Learn About Prinzmetal's Variant Angina

What is the definition of Prinzmetal's Variant Angina?
Prinzmetal's variant angina (PVA) is characterized by recurrent episodes of chest pain (angina) that usually occur when a person is at rest, between midnight and early morning. Typical angina, by contrast, is often triggered by physical exertion or emotional stress. Episodes of PVA can be very painful, and may last from several minutes to thirty minutes. In some cases the pain may spread from the chest to the head, shoulder, or arm. The pain associated with PVA is caused by a spasm in the arteries that supply blood to the heart muscle (coronary arteries). This results in an obstruction of blood flow. In some people, persistent spasms increase the risk for serious complications such as a life-threatening arrhythmia or heart attack. PVA most commonly occurs in people who smoke and people who have high cholesterol or high blood pressure. In many cases it occurs for unknown reasons in otherwise healthy people. In some cases it may be triggered by alcohol withdrawal, stress, exposure to cold, certain medications, or use of stimulants such as cocaine. The diagnosis of PVA involves findings on an electrocardiogram, evidence of the spasms on angiogram, and relief of sudden symptoms with medicines called nitrates.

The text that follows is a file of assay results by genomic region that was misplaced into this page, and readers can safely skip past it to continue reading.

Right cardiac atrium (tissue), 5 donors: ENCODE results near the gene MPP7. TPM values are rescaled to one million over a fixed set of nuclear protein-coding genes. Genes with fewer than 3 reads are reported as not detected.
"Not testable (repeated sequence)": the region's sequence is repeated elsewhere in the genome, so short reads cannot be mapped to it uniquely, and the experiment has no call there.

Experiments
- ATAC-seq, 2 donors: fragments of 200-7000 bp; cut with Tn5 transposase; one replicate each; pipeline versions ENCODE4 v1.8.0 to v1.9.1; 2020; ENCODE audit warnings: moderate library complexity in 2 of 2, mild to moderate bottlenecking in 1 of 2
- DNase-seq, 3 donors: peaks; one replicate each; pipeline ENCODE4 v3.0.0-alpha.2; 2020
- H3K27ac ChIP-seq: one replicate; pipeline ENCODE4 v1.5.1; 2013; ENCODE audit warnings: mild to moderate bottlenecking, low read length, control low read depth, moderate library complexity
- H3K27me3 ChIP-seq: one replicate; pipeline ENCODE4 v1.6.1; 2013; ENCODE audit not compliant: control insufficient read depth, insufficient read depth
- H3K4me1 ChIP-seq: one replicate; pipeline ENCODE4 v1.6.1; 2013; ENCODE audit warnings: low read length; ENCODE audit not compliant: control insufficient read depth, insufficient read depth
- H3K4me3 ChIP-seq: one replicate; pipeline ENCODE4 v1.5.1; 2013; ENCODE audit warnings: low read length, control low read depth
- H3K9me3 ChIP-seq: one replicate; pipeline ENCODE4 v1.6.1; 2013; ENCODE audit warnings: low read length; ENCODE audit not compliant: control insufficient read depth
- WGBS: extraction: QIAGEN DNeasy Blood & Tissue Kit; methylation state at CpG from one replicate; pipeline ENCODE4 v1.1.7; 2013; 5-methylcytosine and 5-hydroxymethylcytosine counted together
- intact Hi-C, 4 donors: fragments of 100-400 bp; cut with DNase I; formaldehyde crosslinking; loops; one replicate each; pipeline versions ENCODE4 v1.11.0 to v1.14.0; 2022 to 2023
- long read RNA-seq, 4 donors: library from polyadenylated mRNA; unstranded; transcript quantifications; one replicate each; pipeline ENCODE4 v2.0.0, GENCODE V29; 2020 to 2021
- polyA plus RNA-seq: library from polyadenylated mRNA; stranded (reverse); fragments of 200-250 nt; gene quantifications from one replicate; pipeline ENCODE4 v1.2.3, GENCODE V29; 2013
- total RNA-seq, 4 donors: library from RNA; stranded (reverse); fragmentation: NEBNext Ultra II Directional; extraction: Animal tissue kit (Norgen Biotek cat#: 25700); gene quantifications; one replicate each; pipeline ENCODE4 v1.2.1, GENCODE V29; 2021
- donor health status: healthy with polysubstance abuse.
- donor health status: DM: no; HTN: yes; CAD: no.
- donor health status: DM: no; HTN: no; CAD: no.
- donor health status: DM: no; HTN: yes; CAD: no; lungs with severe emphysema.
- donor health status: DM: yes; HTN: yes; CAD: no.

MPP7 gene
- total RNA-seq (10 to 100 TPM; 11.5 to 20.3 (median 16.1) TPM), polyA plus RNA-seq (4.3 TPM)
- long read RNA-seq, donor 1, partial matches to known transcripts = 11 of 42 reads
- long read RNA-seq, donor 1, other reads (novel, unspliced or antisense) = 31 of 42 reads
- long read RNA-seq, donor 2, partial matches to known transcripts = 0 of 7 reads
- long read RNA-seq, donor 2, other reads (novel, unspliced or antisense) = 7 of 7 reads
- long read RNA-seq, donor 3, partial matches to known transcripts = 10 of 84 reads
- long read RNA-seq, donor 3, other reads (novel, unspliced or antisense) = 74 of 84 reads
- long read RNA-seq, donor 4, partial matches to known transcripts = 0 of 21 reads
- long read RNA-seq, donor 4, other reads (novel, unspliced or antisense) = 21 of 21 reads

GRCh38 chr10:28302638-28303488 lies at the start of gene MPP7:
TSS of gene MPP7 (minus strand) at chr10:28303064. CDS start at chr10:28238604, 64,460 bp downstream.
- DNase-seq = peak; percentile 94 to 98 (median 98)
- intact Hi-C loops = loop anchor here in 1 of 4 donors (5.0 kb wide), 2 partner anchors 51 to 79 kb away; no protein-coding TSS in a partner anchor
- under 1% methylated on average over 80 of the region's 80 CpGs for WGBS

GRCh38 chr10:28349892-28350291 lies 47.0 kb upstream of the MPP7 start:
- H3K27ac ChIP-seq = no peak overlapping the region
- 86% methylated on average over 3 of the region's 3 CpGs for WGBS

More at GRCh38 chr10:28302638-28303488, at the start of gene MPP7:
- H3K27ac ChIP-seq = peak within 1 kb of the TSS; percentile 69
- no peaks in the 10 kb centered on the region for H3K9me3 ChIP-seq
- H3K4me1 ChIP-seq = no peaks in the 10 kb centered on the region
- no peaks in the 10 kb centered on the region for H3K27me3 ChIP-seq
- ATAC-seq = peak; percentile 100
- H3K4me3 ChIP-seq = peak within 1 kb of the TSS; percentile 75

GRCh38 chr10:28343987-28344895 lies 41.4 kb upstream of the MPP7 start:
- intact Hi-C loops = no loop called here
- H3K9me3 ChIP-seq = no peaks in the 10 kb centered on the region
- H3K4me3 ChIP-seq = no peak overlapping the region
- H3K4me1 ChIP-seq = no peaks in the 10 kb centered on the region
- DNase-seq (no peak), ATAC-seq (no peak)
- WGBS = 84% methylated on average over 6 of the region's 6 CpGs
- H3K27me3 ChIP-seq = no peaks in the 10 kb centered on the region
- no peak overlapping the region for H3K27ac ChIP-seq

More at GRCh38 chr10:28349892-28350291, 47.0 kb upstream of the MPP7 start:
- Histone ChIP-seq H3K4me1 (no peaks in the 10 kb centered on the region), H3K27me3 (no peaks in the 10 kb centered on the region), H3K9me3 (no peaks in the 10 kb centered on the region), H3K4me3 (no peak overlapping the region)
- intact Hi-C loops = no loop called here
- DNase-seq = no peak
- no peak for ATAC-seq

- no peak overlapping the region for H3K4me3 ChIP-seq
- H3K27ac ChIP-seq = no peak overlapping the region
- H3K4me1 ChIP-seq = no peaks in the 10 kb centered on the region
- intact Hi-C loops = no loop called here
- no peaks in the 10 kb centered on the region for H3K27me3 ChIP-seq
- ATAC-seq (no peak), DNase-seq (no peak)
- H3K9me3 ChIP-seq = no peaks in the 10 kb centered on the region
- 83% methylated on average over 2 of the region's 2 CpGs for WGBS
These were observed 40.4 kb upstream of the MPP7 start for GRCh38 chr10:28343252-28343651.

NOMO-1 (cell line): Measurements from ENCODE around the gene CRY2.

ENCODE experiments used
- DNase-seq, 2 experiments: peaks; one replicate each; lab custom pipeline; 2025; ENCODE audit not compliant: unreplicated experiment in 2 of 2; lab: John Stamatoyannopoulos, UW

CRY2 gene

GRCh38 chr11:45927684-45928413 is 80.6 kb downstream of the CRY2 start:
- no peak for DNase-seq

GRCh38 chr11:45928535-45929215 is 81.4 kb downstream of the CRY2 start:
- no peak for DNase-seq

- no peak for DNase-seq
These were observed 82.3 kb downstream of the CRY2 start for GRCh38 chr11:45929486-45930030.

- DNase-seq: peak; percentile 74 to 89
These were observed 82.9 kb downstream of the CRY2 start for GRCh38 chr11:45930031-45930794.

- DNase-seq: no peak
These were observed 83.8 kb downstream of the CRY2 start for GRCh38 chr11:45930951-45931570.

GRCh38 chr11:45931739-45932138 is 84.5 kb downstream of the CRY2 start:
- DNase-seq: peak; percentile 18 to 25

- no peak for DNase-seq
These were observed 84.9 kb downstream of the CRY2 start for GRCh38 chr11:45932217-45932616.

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What are the alternative names for Prinzmetal's Variant Angina?
  • Prinzmetal's variant angina
  • Angina inversa
  • Coronary artery vasospasm
  • Prinzmetal angina
  • Variant angina
  • Vasospastic angina
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Published Date: May 02, 2022
Published By: Genetic and Rare Diseases Informnation Center

What are the Latest Advances for Prinzmetal's Variant Angina?

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